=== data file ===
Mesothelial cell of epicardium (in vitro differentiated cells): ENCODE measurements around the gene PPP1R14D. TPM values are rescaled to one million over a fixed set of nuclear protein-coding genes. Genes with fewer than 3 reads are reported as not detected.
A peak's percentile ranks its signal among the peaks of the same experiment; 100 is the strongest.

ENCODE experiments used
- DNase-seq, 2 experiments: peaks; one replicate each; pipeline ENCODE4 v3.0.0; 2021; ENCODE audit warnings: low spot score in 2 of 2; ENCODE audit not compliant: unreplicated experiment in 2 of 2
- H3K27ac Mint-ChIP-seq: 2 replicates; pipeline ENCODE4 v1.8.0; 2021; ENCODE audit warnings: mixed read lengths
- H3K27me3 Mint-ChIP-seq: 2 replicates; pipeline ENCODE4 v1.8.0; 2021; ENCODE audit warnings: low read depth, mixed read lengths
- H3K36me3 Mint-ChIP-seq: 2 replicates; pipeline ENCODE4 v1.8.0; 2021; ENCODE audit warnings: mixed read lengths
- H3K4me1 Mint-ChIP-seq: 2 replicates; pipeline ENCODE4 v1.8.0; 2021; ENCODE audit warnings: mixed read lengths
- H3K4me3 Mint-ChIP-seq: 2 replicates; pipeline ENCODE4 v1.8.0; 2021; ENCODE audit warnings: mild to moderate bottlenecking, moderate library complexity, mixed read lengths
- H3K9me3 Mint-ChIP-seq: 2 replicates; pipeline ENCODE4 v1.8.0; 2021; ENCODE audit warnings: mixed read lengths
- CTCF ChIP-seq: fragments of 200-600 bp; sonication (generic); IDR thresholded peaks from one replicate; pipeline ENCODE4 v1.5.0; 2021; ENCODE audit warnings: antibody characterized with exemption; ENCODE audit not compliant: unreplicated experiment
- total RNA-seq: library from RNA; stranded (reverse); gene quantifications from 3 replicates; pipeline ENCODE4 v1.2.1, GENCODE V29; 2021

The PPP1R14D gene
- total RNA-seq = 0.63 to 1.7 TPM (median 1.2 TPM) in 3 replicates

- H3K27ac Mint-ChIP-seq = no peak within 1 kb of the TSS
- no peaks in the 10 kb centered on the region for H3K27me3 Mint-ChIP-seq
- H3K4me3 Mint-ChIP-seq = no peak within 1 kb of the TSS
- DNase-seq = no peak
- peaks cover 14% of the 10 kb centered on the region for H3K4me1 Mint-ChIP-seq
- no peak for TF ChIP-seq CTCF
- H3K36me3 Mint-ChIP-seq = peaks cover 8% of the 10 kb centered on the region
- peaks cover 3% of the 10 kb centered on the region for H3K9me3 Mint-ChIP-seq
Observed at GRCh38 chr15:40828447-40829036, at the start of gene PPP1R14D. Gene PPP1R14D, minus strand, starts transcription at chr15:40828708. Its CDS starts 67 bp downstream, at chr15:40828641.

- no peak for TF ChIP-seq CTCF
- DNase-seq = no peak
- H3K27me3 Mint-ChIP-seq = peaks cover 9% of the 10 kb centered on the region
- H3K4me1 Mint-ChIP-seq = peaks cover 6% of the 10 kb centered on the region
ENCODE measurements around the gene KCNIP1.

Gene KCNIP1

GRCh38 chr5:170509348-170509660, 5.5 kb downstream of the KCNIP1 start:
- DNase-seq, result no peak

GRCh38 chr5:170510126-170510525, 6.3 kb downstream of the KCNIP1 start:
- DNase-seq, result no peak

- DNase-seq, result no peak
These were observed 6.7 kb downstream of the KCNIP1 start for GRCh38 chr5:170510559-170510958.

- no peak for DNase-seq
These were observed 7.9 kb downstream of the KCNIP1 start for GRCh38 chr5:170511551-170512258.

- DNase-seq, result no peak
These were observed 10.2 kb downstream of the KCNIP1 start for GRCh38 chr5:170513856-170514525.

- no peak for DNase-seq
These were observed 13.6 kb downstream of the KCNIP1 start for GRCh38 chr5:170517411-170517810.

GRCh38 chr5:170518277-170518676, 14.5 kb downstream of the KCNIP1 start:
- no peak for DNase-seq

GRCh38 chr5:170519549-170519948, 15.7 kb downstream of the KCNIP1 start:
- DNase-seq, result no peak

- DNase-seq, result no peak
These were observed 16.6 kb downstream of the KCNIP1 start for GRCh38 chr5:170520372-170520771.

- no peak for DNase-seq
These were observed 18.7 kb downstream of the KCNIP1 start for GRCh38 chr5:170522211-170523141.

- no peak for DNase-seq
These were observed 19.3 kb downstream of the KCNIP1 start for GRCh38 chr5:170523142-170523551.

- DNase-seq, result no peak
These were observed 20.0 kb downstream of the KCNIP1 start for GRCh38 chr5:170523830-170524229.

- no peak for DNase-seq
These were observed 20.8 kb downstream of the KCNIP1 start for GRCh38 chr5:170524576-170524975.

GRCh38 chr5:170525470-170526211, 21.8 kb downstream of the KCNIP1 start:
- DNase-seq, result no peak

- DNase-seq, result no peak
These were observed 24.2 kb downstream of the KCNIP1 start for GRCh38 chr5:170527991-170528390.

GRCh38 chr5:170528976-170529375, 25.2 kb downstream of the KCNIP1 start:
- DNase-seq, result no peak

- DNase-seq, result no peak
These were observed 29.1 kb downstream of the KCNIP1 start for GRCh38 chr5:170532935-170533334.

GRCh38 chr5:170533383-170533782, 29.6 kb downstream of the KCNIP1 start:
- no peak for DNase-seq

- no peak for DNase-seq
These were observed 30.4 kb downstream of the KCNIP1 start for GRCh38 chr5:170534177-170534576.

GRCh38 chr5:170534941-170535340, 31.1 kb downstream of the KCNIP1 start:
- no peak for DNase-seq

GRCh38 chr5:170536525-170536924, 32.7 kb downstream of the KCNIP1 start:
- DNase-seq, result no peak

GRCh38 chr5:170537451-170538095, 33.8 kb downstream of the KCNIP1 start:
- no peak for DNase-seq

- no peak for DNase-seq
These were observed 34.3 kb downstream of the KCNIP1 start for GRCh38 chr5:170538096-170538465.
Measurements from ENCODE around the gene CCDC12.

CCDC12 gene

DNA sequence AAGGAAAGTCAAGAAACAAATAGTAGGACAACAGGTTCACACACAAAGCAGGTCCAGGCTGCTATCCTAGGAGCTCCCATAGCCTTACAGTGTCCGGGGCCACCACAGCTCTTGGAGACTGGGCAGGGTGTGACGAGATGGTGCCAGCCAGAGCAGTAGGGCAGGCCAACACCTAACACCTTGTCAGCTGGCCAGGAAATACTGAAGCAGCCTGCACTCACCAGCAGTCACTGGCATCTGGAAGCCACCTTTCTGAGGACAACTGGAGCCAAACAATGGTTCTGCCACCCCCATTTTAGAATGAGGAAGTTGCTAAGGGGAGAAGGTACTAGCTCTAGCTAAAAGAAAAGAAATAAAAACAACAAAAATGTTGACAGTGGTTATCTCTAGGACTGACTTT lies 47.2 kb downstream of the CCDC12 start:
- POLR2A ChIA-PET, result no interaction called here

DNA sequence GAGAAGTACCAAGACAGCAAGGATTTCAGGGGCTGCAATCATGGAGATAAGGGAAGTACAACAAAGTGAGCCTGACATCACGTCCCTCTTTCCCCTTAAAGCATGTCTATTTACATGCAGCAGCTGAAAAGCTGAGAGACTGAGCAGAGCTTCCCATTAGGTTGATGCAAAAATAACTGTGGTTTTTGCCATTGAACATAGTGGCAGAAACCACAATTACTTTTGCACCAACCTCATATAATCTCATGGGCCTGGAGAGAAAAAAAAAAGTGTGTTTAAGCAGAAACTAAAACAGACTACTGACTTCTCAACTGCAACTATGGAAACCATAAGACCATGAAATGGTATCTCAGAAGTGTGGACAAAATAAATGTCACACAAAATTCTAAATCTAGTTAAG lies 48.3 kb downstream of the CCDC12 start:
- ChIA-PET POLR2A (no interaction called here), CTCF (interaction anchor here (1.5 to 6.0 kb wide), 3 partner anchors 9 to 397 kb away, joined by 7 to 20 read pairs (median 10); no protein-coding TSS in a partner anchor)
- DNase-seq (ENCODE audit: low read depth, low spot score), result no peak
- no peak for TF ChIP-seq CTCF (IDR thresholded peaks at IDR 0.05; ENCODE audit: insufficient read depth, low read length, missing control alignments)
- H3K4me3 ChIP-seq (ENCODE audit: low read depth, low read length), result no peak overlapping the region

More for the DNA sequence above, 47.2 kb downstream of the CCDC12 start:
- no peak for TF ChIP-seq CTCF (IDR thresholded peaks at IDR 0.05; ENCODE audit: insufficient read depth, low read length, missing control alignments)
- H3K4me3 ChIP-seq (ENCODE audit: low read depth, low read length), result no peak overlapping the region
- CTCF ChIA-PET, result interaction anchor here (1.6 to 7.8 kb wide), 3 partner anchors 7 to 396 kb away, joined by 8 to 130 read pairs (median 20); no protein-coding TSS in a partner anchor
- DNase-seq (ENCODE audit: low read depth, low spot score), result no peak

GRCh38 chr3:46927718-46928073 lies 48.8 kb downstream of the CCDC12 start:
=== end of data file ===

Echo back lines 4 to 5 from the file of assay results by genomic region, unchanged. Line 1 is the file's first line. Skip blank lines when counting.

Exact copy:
- DNase-seq, 2 experiments: peaks; one replicate each; pipeline ENCODE4 v3.0.0; 2021; ENCODE audit warnings: low spot score in 2 of 2; ENCODE audit not compliant: unreplicated experiment in 2 of 2
- H3K27ac Mint-ChIP-seq: 2 replicates; pipeline ENCODE4 v1.8.0; 2021; ENCODE audit warnings: mixed read lengths